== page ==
Fear (Pagan Blog Project, Week 11)

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“Purity is piety, honesty, and fear of the gods.”
– inscription on the walls of the Ptolemaic-era temple of Horus, Edfu, Egypt

“I must not fear. Fear is the mind-killer. Fear is the little-death that brings total obliteration. I will face my fear. I will permit it to pass over me and through me. And when it has gone past me I will turn to see fear’s path. When the fear has gone, there will be nothing. Only I will remain.”
– the Bene Gesserit Litany Against Fear, quoted by Frank Herbert in Dune

“I am not afraid of an army of lions led by a sheep. I am afraid of an army of sheep led by a lion.”
– Alexander III “the Great” of Makedon

Fear is an important concept for the modern-day Pagan who embraces the chthonic traditions of Thrace. To the Greeks, a titanismos was a Thracian battle-hymn so fierce, so filled with the terror of the sons and daughters of Nyx, that the Thracians’ enemies would simply turn and flee, if they weren’t frozen to the spot. And of Titanismos as the modern acknowledgment of our Titanic progenitors, our brother the Anomalous Thracian is fond of saying: “This is Titanismos. You should run.”

What does it really mean to have “fear of the gods,” as the Egyptian inscription instructs Horus’s priests to have? Can fear ever be a positive thing, particularly related to the idea being afraid of the Divine? What about other kinds of fear? Are they a force to be avoided, or, as the Litany quoted above suggests, could they become a weapon to use to our benefit?

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Ancestors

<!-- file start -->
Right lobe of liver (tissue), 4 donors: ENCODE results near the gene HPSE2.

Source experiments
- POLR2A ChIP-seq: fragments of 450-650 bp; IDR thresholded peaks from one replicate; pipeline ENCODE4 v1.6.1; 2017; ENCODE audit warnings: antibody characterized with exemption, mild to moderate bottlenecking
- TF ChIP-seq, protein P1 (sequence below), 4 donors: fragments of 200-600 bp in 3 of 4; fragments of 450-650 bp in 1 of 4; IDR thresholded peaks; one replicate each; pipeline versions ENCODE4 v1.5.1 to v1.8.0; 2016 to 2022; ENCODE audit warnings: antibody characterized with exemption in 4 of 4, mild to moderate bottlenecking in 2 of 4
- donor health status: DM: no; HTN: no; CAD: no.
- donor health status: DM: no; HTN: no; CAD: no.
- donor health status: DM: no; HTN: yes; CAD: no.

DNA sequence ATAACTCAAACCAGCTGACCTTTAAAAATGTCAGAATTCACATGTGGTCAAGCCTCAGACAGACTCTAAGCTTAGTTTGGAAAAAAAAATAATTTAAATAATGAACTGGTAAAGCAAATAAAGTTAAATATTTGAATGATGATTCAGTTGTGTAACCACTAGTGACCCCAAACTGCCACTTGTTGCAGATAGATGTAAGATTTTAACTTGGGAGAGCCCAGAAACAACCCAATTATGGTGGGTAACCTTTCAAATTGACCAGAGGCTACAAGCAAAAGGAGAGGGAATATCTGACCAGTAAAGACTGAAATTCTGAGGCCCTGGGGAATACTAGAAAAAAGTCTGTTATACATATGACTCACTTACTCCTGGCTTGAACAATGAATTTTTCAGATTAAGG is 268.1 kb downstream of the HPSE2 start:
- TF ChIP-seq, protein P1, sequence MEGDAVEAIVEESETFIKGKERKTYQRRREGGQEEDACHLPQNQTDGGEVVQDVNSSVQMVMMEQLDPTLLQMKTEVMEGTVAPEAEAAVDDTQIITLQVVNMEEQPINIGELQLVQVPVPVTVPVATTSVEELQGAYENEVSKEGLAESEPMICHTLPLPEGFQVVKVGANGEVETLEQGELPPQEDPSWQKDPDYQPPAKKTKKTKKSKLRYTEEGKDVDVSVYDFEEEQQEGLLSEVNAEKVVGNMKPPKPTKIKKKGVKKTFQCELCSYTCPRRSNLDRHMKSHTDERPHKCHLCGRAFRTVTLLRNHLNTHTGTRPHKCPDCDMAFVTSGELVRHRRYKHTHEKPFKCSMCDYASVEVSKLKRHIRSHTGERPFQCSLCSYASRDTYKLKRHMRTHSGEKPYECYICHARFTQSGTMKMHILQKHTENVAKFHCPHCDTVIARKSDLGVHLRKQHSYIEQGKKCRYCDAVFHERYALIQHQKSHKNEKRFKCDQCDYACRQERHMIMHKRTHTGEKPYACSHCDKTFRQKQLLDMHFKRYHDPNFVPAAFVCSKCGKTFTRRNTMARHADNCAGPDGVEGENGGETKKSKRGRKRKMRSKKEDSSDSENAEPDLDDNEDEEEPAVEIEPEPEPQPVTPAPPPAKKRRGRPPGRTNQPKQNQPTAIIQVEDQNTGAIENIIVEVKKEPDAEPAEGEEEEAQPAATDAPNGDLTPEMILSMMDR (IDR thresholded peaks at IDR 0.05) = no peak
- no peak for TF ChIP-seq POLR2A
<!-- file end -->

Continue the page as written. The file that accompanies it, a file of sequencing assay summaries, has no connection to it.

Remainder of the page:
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Today (well, yesterday now, thanks to me taking too long to post – good going, Ag) is supposed to be the first day that the Pagan Blog Project goes down. I registered as a PBP blogger (#35 in this list), and I spent most of the last several days trying to figure out what I wanted to post about that started with A. Be grateful I didn’t subject you to an exposition on why my name is Agriakosos! (Agi will do fine, thank you very much.)

The more I thought about it, the more I realized that there wasn’t any other “A word” I could start with besides one:

ancestors

Everything we are, everything we do, involves ancestors. Even if we don’t want to acknowledge them (maybe they were cruel to us in life? maybe we’re adopted and we don’t even know who they are?), they are out there, and we wouldn’t be here if it weren’t for them. For good or for ill we all have ancestors, and thus they are the one constant in human life. We don’t even have to choose to have children – but we can’t opt out of parents. Voila. Ancestors. Congratulations. You have some.

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Fine, you have ancestors. Now what do you do with them?

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